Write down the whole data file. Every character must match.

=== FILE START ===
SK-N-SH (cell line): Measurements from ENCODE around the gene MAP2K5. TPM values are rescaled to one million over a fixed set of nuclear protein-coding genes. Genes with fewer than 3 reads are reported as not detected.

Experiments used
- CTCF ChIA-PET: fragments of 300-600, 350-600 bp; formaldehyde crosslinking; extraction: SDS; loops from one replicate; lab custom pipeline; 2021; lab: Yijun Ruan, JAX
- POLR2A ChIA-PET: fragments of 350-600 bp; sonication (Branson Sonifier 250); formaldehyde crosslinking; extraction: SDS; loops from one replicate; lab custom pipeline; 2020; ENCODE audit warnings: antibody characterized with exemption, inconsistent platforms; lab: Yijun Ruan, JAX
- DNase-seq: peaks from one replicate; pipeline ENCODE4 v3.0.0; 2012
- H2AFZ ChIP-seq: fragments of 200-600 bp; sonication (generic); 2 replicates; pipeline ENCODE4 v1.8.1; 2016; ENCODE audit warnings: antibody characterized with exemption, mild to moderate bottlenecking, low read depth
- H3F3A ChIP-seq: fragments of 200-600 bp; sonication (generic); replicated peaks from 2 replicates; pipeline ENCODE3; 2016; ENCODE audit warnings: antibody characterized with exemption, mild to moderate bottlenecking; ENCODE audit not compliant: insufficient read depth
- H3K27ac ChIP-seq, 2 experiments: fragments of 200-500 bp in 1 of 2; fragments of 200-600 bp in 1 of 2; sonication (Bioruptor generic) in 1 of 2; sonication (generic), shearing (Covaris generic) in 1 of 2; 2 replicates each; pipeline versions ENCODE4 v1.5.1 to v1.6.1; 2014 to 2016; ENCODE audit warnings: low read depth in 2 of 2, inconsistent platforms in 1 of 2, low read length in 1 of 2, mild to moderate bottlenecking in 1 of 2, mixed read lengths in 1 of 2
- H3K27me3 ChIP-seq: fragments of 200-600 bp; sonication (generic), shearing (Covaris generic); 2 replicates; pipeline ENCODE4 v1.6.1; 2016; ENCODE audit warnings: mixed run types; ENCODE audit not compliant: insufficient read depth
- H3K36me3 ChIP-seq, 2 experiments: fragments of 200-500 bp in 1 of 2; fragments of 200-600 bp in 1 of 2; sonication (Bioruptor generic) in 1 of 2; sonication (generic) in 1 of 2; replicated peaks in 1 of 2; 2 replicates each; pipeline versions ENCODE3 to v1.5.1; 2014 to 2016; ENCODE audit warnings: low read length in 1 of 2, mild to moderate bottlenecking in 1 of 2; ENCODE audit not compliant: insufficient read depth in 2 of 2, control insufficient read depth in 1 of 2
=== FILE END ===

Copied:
SK-N-SH (cell line): Measurements from ENCODE around the gene MAP2K5. TPM values are rescaled to one million over a fixed set of nuclear protein-coding genes. Genes with fewer than 3 reads are reported as not detected.

Experiments used
- CTCF ChIA-PET: fragments of 300-600, 350-600 bp; formaldehyde crosslinking; extraction: SDS; loops from one replicate; lab custom pipeline; 2021; lab: Yijun Ruan, JAX
- POLR2A ChIA-PET: fragments of 350-600 bp; sonication (Branson Sonifier 250); formaldehyde crosslinking; extraction: SDS; loops from one replicate; lab custom pipeline; 2020; ENCODE audit warnings: antibody characterized with exemption, inconsistent platforms; lab: Yijun Ruan, JAX
- DNase-seq: peaks from one replicate; pipeline ENCODE4 v3.0.0; 2012
- H2AFZ ChIP-seq: fragments of 200-600 bp; sonication (generic); 2 replicates; pipeline ENCODE4 v1.8.1; 2016; ENCODE audit warnings: antibody characterized with exemption, mild to moderate bottlenecking, low read depth
- H3F3A ChIP-seq: fragments of 200-600 bp; sonication (generic); replicated peaks from 2 replicates; pipeline ENCODE3; 2016; ENCODE audit warnings: antibody characterized with exemption, mild to moderate bottlenecking; ENCODE audit not compliant: insufficient read depth
- H3K27ac ChIP-seq, 2 experiments: fragments of 200-500 bp in 1 of 2; fragments of 200-600 bp in 1 of 2; sonication (Bioruptor generic) in 1 of 2; sonication (generic), shearing (Covaris generic) in 1 of 2; 2 replicates each; pipeline versions ENCODE4 v1.5.1 to v1.6.1; 2014 to 2016; ENCODE audit warnings: low read depth in 2 of 2, inconsistent platforms in 1 of 2, low read length in 1 of 2, mild to moderate bottlenecking in 1 of 2, mixed read lengths in 1 of 2
- H3K27me3 ChIP-seq: fragments of 200-600 bp; sonication (generic), shearing (Covaris generic); 2 replicates; pipeline ENCODE4 v1.6.1; 2016; ENCODE audit warnings: mixed run types; ENCODE audit not compliant: insufficient read depth
- H3K36me3 ChIP-seq, 2 experiments: fragments of 200-500 bp in 1 of 2; fragments of 200-600 bp in 1 of 2; sonication (Bioruptor generic) in 1 of 2; sonication (generic) in 1 of 2; replicated peaks in 1 of 2; 2 replicates each; pipeline versions ENCODE3 to v1.5.1; 2014 to 2016; ENCODE audit warnings: low read length in 1 of 2, mild to moderate bottlenecking in 1 of 2; ENCODE audit not compliant: insufficient read depth in 2 of 2, control insufficient read depth in 1 of 2